Redox-active Metal-Organic Frameworks (MOFs) are considered as promising platforms for assembling high quantities of solution-accessible molecular catalysts on conductive surfaces, toward their utilization in electrochemical solar fuel related reactions. Nevertheless, slow redox hopping-based conductivity often constitutes a kinetic bottleneck hindering the overall electrocatalytic performance of these systems. In this work, we show that, by a systematic control of MOF defect site density, one can modulate the spatial distribution of post synthetically installed molecular catalyst and hence accelerate charge transport rates by an order of magnitude. Moreover, the improved MOF conductivity also yields an enhancement in its intrinsic electrocatalytic activity. Consequently, these results offer new possibilities for designing efficient MOF-based electrocatalytic systems.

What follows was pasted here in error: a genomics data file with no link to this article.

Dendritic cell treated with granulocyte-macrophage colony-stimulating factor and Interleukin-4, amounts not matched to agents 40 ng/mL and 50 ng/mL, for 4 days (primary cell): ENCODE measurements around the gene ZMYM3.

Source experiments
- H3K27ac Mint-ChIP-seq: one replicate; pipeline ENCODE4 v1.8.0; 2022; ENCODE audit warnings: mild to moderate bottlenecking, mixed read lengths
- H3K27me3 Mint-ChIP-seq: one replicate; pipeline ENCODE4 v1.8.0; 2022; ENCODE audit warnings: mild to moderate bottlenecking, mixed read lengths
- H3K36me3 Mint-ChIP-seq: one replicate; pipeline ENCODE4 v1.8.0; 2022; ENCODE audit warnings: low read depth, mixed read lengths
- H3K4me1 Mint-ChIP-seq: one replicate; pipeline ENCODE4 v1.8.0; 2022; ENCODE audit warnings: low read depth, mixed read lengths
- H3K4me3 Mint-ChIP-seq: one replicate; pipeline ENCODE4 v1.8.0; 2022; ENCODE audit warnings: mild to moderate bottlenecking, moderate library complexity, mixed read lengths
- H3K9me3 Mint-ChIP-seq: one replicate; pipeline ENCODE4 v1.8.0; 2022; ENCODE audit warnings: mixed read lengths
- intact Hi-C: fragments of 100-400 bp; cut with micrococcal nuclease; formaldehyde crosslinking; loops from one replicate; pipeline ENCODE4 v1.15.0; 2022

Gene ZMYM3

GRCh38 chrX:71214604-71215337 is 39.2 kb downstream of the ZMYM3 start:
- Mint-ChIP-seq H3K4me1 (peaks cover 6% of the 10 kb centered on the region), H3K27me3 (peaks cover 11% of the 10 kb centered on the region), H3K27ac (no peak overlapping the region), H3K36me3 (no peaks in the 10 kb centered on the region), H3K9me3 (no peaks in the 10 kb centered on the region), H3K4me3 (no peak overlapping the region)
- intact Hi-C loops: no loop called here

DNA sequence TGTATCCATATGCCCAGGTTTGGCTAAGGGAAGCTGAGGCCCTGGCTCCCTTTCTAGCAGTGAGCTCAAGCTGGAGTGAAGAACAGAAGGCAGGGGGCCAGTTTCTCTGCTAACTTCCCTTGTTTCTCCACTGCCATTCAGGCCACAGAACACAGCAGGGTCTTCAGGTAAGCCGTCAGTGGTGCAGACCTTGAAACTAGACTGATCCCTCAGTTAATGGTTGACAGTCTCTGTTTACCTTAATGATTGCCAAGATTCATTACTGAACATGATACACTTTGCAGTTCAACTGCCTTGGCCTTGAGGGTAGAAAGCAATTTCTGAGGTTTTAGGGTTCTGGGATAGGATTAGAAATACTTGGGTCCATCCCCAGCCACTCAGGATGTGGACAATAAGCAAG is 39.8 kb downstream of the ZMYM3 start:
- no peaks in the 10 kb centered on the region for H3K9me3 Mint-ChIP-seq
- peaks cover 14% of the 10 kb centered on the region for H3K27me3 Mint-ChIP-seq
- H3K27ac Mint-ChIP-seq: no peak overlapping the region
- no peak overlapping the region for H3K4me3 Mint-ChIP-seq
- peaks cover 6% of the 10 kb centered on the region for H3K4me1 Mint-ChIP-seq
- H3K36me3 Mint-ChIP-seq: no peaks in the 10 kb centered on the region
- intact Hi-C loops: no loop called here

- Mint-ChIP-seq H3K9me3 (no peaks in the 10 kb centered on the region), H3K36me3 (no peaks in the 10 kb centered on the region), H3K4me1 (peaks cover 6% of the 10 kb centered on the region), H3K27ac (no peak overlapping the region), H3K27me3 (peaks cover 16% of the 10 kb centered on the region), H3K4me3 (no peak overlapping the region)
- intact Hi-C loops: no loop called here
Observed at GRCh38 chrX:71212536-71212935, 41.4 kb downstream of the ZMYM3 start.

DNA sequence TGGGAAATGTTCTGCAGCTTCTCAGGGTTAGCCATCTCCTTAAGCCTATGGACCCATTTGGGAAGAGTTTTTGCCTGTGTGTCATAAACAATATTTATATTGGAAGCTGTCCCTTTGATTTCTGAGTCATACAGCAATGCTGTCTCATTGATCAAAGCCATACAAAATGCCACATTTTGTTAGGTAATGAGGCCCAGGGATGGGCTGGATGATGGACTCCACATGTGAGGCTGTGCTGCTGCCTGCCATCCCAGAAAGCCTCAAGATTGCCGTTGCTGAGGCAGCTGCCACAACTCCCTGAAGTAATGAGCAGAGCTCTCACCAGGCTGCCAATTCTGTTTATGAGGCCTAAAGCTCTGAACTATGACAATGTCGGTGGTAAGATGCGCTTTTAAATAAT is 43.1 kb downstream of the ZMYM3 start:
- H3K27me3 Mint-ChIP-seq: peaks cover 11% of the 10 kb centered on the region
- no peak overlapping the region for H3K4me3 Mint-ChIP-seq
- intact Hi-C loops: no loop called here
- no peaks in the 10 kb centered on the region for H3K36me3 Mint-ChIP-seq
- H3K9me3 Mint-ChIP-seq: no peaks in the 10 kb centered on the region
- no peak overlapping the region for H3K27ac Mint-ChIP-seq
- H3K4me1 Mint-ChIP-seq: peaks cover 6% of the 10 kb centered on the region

ASJC Scopus subject areas
- Electronic, Optical and Magnetic Materials
- Energy (all)
- Physical and Theoretical Chemistry
- Surfaces, Coatings and Films